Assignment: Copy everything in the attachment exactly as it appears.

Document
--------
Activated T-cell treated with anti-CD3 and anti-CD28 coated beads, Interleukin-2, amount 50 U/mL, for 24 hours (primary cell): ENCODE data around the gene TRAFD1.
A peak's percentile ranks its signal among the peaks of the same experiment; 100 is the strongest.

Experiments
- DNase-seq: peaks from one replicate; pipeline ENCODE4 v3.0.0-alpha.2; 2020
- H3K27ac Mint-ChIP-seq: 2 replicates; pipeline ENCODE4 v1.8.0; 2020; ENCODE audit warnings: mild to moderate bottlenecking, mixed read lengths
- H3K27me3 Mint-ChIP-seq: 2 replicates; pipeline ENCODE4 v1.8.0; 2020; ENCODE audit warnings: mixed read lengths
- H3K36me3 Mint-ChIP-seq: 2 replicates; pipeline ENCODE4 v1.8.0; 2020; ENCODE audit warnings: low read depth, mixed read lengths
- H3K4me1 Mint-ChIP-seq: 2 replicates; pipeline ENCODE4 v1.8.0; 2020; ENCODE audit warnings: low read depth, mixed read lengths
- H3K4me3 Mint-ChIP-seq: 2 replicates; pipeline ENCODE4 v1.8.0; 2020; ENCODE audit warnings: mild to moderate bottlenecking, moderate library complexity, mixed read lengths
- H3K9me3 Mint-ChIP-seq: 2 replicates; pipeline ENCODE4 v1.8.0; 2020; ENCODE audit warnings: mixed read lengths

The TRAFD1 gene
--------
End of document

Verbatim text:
Activated T-cell treated with anti-CD3 and anti-CD28 coated beads, Interleukin-2, amount 50 U/mL, for 24 hours (primary cell): ENCODE data around the gene TRAFD1.
A peak's percentile ranks its signal among the peaks of the same experiment; 100 is the strongest.

Experiments
- DNase-seq: peaks from one replicate; pipeline ENCODE4 v3.0.0-alpha.2; 2020
- H3K27ac Mint-ChIP-seq: 2 replicates; pipeline ENCODE4 v1.8.0; 2020; ENCODE audit warnings: mild to moderate bottlenecking, mixed read lengths
- H3K27me3 Mint-ChIP-seq: 2 replicates; pipeline ENCODE4 v1.8.0; 2020; ENCODE audit warnings: mixed read lengths
- H3K36me3 Mint-ChIP-seq: 2 replicates; pipeline ENCODE4 v1.8.0; 2020; ENCODE audit warnings: low read depth, mixed read lengths
- H3K4me1 Mint-ChIP-seq: 2 replicates; pipeline ENCODE4 v1.8.0; 2020; ENCODE audit warnings: low read depth, mixed read lengths
- H3K4me3 Mint-ChIP-seq: 2 replicates; pipeline ENCODE4 v1.8.0; 2020; ENCODE audit warnings: mild to moderate bottlenecking, moderate library complexity, mixed read lengths
- H3K9me3 Mint-ChIP-seq: 2 replicates; pipeline ENCODE4 v1.8.0; 2020; ENCODE audit warnings: mixed read lengths

The TRAFD1 gene